Special focus: Insights on legacy giving across EuropeDecember 13, 2023
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This month, as part of Fundraising Europe’s Special Focus on legacies, Annabella Priester, legacy fundraiser at VIER PFOTEN in Austria, shares how the nonprofit has increased legacy giving, revealing five key secrets to success.
A global welfare organisation for animals under direct human influence, FOUR PAWS was founded in Vienna in 1988 and now has offices across the globe.
In Austria, where it is called VIER PFOTEN, the nonprofit has built up its legacy fundraising from next to nothing six years ago, to a programme of activity that includes regular communications across multiple channels, events, pledger stewardship and more.
Now delivering 10-13% of its total income annually, legacy gifts are playing an increasingly important role in supporting VIER PFOTEN’s work to reveal suffering, rescue animals in need, and protect them, which it does through campaigns, projects, and sanctuaries.
So what’s the secret? In fact, there are five. Fundraising Europe talked to legacy fundraiser Annabella Priester to find out more.
- Joining a consortium
VIER PFOTEN has been a part of Austria’s national legacy initiative Vergissmeinnicht (Forget-me-not) since 2012 while its own legacy fundraising programme has been in place since 2017, when it started with just one person – Annabella.
When she began working at NGOs in the 1990s, Annabella says, getting public acceptance for legacy giving was a challenge but thanks to the work of Vergissmeinnicht attitudes have changed in the country. She has also found the support it provides members to be invaluable:
“There was never a question for us of not joining Vergissmeinnicht – it’s really important to be part of it. It provides so many opportunities and resources that you can take and use for your own legacy fundraising, and members all work together and share their knowledge, which helps everyone. It’s also thanks to the work of the initiative that it’s possible today to discuss legacy giving. People now contact us for information about it – the public has accepted this giving opportunity and it’s become totally normal for them.”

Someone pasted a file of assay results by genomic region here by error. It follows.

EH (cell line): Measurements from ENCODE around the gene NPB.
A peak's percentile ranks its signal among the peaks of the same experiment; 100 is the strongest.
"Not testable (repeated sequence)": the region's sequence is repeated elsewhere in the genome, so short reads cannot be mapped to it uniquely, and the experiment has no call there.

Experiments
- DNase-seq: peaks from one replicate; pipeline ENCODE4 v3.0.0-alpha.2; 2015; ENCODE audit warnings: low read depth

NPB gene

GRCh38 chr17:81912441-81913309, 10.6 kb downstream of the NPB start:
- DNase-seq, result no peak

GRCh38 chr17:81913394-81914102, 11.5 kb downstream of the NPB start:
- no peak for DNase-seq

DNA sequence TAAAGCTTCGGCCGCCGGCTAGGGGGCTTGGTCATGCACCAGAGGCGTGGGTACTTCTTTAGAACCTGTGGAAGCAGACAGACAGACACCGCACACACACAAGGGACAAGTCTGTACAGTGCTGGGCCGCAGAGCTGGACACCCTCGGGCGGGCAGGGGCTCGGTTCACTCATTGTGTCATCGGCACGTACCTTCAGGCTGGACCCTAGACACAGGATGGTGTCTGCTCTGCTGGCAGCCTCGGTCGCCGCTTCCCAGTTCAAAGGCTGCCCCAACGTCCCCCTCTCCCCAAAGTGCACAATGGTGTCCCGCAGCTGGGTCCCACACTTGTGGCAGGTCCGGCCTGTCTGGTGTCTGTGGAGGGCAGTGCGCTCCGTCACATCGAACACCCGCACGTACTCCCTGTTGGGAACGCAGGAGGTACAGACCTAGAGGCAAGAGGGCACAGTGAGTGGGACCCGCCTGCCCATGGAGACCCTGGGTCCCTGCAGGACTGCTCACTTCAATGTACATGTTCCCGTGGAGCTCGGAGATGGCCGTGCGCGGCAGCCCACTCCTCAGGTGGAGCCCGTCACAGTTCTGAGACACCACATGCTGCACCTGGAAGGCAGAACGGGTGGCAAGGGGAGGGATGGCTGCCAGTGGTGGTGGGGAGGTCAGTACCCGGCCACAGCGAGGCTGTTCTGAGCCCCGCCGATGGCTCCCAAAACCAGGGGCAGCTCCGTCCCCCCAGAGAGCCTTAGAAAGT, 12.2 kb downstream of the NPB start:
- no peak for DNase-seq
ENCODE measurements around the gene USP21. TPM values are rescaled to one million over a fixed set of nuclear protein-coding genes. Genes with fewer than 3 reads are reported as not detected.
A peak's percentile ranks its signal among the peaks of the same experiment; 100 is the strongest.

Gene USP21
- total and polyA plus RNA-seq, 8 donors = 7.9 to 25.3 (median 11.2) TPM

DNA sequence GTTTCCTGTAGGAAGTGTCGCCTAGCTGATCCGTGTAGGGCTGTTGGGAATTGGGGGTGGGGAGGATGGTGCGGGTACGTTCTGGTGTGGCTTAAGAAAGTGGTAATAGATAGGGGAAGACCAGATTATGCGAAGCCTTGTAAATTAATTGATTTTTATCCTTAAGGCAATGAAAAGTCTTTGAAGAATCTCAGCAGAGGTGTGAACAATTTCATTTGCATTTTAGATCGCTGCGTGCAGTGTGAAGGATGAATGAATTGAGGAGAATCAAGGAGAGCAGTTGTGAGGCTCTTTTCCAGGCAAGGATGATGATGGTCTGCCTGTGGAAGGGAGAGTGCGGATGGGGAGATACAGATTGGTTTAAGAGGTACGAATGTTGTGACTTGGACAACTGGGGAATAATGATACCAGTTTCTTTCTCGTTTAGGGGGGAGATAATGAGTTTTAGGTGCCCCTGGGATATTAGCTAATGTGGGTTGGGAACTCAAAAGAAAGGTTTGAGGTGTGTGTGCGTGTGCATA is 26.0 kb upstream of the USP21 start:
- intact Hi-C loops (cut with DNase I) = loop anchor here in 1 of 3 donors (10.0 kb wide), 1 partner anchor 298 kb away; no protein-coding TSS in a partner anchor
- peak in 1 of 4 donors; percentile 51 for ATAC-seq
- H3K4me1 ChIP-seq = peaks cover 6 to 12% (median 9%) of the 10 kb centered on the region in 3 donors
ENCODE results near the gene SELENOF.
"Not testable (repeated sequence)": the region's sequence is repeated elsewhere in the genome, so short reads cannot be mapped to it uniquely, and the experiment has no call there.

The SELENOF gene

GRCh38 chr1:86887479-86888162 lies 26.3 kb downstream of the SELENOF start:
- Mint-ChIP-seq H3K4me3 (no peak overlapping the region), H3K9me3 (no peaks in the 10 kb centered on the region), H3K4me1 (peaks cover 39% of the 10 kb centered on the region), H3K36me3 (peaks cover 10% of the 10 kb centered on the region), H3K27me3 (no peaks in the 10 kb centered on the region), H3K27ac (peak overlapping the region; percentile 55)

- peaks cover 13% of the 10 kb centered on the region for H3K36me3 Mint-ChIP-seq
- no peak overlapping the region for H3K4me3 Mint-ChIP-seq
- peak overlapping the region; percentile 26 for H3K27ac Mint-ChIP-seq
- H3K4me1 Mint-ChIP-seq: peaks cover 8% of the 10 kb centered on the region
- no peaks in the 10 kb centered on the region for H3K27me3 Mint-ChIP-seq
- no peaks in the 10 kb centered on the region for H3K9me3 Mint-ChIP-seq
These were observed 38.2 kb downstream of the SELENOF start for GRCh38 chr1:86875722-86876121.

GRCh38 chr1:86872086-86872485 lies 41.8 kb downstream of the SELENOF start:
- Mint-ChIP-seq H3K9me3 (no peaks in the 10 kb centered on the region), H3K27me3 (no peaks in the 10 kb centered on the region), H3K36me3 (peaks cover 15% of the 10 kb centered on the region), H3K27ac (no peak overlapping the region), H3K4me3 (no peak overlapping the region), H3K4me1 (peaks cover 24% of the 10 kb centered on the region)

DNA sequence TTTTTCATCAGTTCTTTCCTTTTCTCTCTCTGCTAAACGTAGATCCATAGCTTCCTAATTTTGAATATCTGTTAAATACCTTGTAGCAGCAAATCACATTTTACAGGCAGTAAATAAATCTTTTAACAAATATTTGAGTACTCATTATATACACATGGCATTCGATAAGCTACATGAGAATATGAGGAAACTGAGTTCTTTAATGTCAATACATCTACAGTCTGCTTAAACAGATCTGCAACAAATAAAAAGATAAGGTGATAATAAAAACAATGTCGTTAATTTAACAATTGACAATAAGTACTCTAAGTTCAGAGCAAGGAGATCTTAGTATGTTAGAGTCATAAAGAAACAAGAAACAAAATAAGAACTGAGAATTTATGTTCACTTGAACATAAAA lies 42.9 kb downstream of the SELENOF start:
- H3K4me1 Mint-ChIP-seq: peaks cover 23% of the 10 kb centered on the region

- Having someone dedicated to legacy fundraising
For the best chances of success, legacies must be part of a nonprofit’s overall fundraising strategy and, Annabella says, they also need someone dedicated to the task. This is essential for successfully championing the legacy message both externally to supporters and the public, and internally within the organization itself.
“Active legacy fundraising is really very important, so you need to have at least one person who can concentrate on this, who can go out and join initiatives like Vergissmeinnicht, and who can focus on communicating the legacy message to supporters and within the organisation. But also it needs to be someone who isn’t doing it as one of many tasks because it’s not like other forms of fundraising – it has very different targets.”
- Having a named & visible contact for supporters
For VIER PFOTEN, having a named and visible person for people to contact has made a huge difference to the success of its legacies programme. Annabella is featured on the nonprofit’s legacy webpage with a photo and her direct contact details, so anyone with a question is able to come directly to her.
“Having a dedicated legacy webpage with a named contact for legacy giving has been invaluable. People know me, they can call me, and so they trust me with every question and problem they have.”